And then I see it. A movement that seems to have purpose. A walk instead of a waver. A dash instead of a dither. It’s Daniel. Daniel has broken out from the crowd and is heading for carriage C. His stride has the conviction of someone who knows what they’re doing. A glimmer of hope begins to manifest. Fast forward 15 minutes and I seem to be leading a chorus of Goldigger with 3 middle aged men and 2 teenagers. I’ve never seen so many bottles in my entire life. And it’s worth noting I’ve worked in coops warehouse for two years. To my right, a young woman is on her third cigarette and already loading up a fourth. To my left, a man in tears because he had to stand. He rues the day he agreed to day drinking with the boys in York. Not a boy with him to be seen. I can’t say I blame them, he wouldn’t be my first choice for a party either. So much dancing and singing. So many tales to regail from the battle of York mere hours ago. I hope the journey never ends.


 

 




Not too long after, the police arrive. A joyous chorus of Karma Chameleon starts up. The spirit of the people cannot be broken! The right to travel, unfortunately can. Just as I get to my stop, there is a platform of policemen waiting. I pray they’ll go easy on my spirit brothers and sisters.

 

 




So, needless to say, writing on the train was a bit of a flop. And I'm trying to justify that to myself. HOWEVER, I have slightly overcome my problem with nerves. This week when the usual nausea began I thought back to last weekend. I remembered how well I had coped in the face of death. It suddenly didn’t seem so daunting by comparison. The fact that I do not have a solid routine prepared is still a little bit unsettling. I keep thinking of funny incidents that have happened but not bothering to write it down because I just think well, yeah that time in Glasgow was a funny 10 seconds but where do you go from there?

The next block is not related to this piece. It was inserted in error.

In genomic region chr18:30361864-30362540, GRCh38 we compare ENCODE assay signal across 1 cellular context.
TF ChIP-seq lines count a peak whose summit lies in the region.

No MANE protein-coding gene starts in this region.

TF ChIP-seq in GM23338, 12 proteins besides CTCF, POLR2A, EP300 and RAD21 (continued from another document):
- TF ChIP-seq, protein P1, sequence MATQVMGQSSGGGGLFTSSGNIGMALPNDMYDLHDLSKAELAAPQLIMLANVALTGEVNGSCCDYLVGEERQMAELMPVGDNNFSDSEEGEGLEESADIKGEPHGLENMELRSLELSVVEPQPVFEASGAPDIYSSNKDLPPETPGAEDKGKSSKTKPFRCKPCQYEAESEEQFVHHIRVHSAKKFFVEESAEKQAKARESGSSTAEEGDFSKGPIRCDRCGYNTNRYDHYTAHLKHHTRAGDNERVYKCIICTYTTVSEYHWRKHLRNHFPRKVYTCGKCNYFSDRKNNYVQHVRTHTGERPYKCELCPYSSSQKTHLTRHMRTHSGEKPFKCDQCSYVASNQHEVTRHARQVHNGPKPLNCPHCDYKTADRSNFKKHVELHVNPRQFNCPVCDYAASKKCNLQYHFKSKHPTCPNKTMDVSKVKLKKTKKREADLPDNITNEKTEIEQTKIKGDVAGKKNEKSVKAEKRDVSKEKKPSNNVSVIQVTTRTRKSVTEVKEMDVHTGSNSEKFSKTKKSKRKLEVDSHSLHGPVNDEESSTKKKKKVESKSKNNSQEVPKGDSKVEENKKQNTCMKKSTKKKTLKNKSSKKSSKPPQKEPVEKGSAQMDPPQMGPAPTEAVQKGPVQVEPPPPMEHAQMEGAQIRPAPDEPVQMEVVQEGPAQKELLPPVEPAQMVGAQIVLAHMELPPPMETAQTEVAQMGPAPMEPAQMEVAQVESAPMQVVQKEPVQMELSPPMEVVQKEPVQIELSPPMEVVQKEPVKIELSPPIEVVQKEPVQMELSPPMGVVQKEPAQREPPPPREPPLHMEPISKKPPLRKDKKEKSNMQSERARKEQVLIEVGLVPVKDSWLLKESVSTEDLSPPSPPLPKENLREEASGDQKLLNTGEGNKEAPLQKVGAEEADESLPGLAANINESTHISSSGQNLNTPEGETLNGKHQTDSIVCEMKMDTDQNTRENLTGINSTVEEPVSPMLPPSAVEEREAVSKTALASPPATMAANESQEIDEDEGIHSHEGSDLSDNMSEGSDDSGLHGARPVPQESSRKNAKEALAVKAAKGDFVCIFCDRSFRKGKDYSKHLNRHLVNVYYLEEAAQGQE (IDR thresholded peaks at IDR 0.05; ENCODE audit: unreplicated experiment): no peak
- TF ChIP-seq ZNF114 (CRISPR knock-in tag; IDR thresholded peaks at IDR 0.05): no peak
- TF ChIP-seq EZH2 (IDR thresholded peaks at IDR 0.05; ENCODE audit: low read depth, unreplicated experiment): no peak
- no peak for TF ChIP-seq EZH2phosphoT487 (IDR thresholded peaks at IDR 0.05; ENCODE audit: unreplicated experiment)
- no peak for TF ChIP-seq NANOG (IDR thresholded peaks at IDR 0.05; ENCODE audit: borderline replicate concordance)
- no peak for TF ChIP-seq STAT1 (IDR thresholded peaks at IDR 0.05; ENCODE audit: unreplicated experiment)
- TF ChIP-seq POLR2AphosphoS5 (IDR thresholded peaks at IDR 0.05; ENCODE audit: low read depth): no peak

However.
This week I did a masterclass with Stephen Fry at university. He said how important it was to write, even just for your own pleasure. And to continue even if It isn't going your way.




“If you come to a block carry on writing, even if it is absolute shit and makes no sense. Keep going till you have streams and streams of it. Then you’ve got your jagged outline. Even if it’s nonsense, you’ve got something you can work on. You slowly take control of it and it starts to come to life, but you get nowhere if you keep starting and stopping."



As you can see I’ve taken his advice to write streams and streams of shit quite literally. But if Stephen Fry told me to take a rowing boat out to the Wirral and to write only when wearing orange clothing, sat on a bench in Birkenhead, I’d do it. So the exercise for this week was to write something from beginning to end and not throw it away out of frustration. I’ve done it! An actual task has been completed from beginning to end. Next week is our final workshop before the performance so I’ll write about how that goes next week. It will hopefully have significantly more relevance to the course than this did. (There are only so many times you can write about being nervous in front of a group of people)

 



As always Mum and Dad, Thanks for reading to the end x